Met head Mohapatra and NDRF chief Pradhan share great rapport, join prediction with response
Debi Mohanty | June 16, 2020
On May 19, India Meteorological Department (IMD) Director General (DG) Mrutyunjay Mohapatra followed his standard routine before a cyclone’s landfall: he had a series of meetings with experts, issued cyclone alerts, briefed media. Then, in his sixth-floor, corner-room office in Mausam Bhawan on Lodhi road in New Delhi, he spent the night, quietly tracking the movements of Very Severe Cyclone Amphan, which was to make landfall the next day.
“It’s a warlike situation. Pressure is intense on the night before the cyclone. We were alert every moment,” Mohapatra says.
An equally alert SN Pradhan, DG of National Disaster Response Force (NDRF), was in constant touch with his teams at Ground Zero – in West Bengal and Odisha – where the cyclone was headed.
“We are in operational readiness, on auto gear, always, and would swing into action and deliver the best, come what may. It’s our new normal,” Pradhan says, adding, “If NDRF doesn’t, then who?”
In between, Pradhan, a Jharkhand cadre IPS officer, kept enquiring, ‘Ladkon ko theek time par khana mil raha ya nahin’ (are the boys being served food on time?) “I get pictures of food served through WhatsApp from commandants,” Pradhan says, adding, “The culture of care is in built in NDRF. If you take good care of your internal constituency, they will do the same for the external constituency.”
Incidentally, both officers are from cyclone-prone Odisha and admittedly share a great personal and professional rapport.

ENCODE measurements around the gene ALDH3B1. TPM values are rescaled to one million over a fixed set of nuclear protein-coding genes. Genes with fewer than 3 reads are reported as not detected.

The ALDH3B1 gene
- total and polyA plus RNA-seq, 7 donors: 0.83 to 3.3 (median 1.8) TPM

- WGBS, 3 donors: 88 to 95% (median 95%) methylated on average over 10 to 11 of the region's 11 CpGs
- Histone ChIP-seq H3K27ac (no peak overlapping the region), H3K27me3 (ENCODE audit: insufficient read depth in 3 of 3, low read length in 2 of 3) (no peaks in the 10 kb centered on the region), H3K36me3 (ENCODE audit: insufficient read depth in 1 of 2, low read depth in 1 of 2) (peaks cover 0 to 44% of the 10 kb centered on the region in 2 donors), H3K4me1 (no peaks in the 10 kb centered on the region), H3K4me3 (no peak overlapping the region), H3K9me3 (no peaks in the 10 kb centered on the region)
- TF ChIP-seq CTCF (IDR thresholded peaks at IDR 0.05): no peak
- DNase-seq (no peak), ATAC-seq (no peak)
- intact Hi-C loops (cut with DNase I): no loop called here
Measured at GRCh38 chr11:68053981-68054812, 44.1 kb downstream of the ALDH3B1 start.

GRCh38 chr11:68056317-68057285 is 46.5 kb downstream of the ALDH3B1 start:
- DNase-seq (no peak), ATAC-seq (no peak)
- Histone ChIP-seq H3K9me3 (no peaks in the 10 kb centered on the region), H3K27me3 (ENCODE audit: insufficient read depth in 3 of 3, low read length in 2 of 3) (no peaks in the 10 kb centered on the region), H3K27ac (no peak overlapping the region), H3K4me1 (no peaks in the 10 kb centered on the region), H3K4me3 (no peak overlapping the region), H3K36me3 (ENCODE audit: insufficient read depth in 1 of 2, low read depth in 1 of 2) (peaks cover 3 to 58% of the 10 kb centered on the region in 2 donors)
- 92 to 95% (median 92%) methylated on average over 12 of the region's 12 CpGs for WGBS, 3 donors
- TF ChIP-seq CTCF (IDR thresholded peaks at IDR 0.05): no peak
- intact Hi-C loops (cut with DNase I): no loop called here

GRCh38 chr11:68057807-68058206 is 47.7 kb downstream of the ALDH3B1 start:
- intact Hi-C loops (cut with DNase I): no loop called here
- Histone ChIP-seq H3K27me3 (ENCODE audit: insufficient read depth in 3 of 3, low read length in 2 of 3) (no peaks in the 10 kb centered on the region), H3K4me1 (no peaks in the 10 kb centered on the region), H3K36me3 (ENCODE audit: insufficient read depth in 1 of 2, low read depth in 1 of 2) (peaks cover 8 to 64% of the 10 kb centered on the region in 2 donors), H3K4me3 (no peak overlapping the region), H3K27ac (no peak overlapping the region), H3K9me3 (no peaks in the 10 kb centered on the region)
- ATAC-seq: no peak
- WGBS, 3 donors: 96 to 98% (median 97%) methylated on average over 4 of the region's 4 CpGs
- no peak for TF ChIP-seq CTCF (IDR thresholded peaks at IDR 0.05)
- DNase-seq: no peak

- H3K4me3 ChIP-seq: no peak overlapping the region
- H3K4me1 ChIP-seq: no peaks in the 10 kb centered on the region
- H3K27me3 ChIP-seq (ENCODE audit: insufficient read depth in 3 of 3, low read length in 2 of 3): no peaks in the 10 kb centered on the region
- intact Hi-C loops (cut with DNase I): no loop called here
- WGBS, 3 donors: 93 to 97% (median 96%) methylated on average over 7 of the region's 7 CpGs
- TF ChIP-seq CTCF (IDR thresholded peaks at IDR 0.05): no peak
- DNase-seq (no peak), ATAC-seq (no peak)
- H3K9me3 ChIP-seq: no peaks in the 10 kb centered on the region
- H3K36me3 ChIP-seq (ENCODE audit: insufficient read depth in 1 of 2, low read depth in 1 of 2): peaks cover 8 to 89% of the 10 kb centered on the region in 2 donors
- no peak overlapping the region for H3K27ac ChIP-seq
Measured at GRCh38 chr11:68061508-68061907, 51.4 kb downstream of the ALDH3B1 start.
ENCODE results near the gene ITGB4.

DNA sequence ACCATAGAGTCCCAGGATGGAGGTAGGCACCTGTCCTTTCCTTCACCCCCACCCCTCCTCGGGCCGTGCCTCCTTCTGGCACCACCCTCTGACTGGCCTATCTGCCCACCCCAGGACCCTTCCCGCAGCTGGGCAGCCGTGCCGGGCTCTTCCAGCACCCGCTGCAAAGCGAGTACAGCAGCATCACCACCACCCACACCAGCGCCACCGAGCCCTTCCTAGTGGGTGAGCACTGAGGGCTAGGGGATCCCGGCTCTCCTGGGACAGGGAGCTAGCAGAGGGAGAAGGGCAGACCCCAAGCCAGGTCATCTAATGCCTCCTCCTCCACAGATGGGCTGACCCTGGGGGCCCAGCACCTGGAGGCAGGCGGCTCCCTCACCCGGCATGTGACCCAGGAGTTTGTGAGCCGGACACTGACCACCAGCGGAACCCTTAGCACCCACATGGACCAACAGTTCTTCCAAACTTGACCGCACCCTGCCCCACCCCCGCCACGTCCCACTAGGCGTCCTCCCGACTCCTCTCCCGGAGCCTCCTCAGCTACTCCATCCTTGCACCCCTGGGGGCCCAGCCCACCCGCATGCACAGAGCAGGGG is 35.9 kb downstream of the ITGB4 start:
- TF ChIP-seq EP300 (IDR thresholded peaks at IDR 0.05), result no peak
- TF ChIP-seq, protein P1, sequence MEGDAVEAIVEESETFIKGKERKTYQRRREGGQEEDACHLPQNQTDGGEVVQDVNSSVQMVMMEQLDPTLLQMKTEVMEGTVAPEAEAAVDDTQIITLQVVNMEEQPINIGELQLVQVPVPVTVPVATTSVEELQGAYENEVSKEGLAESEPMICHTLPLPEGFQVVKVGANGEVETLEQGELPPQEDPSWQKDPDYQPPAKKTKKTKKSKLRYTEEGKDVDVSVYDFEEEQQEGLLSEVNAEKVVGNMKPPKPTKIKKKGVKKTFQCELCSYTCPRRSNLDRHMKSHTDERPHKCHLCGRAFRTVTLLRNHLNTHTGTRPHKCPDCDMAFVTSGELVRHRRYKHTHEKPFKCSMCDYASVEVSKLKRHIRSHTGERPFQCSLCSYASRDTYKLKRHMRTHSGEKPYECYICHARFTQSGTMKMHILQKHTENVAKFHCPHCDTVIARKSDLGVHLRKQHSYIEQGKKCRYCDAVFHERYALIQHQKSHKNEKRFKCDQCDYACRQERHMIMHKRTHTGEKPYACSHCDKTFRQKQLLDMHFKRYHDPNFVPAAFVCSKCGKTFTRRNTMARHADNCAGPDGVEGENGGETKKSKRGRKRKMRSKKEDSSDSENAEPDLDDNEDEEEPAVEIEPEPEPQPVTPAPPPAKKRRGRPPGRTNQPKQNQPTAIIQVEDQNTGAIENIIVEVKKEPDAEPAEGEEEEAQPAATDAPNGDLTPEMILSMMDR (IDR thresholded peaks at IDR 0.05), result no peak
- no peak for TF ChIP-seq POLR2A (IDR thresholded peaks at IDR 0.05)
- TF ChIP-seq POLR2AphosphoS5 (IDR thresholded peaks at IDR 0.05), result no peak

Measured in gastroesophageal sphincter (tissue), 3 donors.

Experts say cyclone response heavily depends on accurate prediction. Prediction and response are like the two sides of the same coin and both have a critical role in successful cyclone management. Not once but twice, within a fortnight, IMD and NDRF, successfully displayed their credentials as Cyclone Nisarga made its landfall near Mumbai on June 3 after Amphan’s near Sundarbans in West Bengal, two weeks ago. That too, in the midst of the Covid-19 pandemic.
They had done exactly the same in Odisha before and after Cyclone Fani of May 3, 2019.
“IMD and NDRF have been doing a splendid job. The country should be proud of Mohapatra and Pradhan,” says Aurobindo Behera, former IAS officer who headed Odisha State Disaster Management Authority (OSDMA) in its nascent years. Odisha is considered the pioneer in cyclone management in India.
Though on May 1, Mohapatra got a hint from a model that a low pressure was going to be formed over the Andaman coast, which showed the nuances of turning into a cyclone-named Amphan, and it was confirmed that it had shaped into one on May 13. The same day after issuing the press release, at 3.30 pm, he conveyed to all field offices, through video conferencing, to ‘stay prepared.’
Radars were doubly checked to ensure that they were functioning properly and staff leave were cancelled as Mohapatra and ten experts manning the cyclone warning centre and the other 20 at the National Weather Forecasting Centre got down to business.
Recounting an incident post Cyclone Nargis (2008) in Myanmar, where he spotted an old man trying to set his ravaged thatched house into order, Mohapatra says, “Everyone wants to live. As weathermen, we must make accurate prediction and minimize casualty.”
Mohapatra, who has predicted several cyclones including Phailin (2013), Hudhud (2014), Fani and Bulbul (2019) with pinpoint accuracy, is credited with the transformation of India’s cyclone warning system. He is affectionately called the 'cyclone man of India.'
A cyclone, he explains, is a heartless killer. All its three stages – heavy rain, strong winds and tidal waves – are disasters in themselves; thus, a cyclone is a bundle of disasters.
Interestingly, with the monsoon approaching, the NDRF was prepared to meet a flood situation. Instead, two cyclones arrived first. “It was like an extended trial run for us,” says Pradhan.